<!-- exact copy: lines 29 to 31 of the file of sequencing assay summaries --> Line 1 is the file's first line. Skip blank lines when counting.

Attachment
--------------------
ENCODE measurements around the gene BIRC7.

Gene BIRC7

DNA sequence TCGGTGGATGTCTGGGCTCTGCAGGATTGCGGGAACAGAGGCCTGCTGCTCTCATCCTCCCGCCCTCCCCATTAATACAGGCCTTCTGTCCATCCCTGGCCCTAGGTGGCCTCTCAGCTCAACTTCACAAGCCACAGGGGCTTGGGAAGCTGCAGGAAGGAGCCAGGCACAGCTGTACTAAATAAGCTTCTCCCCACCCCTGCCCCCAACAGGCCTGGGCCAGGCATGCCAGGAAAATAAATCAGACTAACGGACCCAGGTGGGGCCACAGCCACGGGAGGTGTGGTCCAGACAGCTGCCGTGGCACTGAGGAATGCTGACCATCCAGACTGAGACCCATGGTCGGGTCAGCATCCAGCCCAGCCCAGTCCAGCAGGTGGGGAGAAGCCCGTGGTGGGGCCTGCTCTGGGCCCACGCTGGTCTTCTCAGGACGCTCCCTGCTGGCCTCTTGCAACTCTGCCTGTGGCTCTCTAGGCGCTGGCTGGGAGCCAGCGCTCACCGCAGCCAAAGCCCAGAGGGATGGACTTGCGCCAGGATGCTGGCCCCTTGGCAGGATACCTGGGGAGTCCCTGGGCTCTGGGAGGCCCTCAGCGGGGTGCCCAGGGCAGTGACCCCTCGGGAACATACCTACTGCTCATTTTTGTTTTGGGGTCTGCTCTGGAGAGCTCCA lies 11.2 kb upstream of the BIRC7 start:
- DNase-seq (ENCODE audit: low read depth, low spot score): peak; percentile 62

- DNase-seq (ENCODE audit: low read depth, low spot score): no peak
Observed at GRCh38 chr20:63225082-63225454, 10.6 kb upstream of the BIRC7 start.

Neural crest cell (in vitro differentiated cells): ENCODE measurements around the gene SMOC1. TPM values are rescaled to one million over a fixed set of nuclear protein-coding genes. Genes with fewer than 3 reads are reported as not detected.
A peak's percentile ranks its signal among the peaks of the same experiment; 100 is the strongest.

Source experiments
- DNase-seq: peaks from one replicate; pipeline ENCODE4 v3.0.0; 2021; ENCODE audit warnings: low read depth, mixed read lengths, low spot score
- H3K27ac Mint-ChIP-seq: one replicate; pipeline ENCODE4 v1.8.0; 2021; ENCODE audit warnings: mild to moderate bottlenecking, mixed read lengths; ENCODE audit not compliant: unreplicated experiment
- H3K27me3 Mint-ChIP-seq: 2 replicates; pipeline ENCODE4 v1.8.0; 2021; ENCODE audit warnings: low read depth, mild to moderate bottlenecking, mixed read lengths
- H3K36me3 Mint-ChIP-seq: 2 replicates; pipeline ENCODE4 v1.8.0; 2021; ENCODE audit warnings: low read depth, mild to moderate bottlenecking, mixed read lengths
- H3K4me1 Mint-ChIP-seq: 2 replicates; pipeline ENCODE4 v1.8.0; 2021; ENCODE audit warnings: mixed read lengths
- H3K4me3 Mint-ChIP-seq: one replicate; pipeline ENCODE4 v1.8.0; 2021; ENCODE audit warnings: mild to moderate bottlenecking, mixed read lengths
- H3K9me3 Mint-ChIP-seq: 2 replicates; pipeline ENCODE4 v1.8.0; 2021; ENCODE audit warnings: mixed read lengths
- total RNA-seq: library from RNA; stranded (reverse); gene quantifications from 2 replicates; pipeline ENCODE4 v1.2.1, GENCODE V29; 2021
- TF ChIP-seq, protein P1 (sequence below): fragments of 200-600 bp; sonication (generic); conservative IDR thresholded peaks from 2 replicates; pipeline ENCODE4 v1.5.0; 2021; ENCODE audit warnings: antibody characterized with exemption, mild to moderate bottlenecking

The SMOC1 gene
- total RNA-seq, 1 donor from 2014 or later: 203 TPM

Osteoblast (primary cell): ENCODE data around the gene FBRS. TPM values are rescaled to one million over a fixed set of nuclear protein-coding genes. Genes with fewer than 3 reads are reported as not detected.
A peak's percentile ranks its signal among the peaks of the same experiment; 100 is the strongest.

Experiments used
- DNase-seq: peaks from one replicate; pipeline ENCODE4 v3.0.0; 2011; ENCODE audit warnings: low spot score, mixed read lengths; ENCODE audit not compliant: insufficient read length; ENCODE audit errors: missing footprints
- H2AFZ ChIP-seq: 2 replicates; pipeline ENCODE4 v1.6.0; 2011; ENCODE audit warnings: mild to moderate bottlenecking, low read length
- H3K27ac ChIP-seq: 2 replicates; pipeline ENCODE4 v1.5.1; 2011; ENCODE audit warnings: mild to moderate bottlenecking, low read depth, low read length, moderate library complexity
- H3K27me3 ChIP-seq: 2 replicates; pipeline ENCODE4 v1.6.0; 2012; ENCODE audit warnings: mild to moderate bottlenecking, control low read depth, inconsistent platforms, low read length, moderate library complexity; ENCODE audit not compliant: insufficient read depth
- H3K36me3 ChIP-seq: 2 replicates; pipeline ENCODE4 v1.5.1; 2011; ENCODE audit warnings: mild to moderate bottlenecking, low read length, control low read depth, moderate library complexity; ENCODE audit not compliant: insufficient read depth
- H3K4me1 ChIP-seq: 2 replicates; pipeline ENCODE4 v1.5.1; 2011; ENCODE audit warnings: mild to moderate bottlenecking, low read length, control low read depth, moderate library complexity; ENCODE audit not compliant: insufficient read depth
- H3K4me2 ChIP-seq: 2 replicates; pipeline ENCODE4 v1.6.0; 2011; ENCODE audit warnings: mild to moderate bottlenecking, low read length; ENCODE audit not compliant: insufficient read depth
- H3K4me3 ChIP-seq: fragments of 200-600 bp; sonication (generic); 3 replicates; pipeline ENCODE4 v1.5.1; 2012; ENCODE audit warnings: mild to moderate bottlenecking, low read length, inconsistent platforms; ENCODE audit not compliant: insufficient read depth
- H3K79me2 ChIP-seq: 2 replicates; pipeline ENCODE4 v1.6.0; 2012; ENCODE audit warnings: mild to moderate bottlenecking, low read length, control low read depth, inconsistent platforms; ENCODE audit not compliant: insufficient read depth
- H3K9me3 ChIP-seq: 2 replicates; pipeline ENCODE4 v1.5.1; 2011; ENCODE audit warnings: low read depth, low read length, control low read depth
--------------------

- H3K4me1 ChIP-seq: 2 replicates; pipeline ENCODE4 v1.5.1; 2011; ENCODE audit warnings: mild to moderate bottlenecking, low read length, control low read depth, moderate library complexity; ENCODE audit not compliant: insufficient read depth
- H3K4me2 ChIP-seq: 2 replicates; pipeline ENCODE4 v1.6.0; 2011; ENCODE audit warnings: mild to moderate bottlenecking, low read length; ENCODE audit not compliant: insufficient read depth
- H3K4me3 ChIP-seq: fragments of 200-600 bp; sonication (generic); 3 replicates; pipeline ENCODE4 v1.5.1; 2012; ENCODE audit warnings: mild to moderate bottlenecking, low read length, inconsistent platforms; ENCODE audit not compliant: insufficient read depth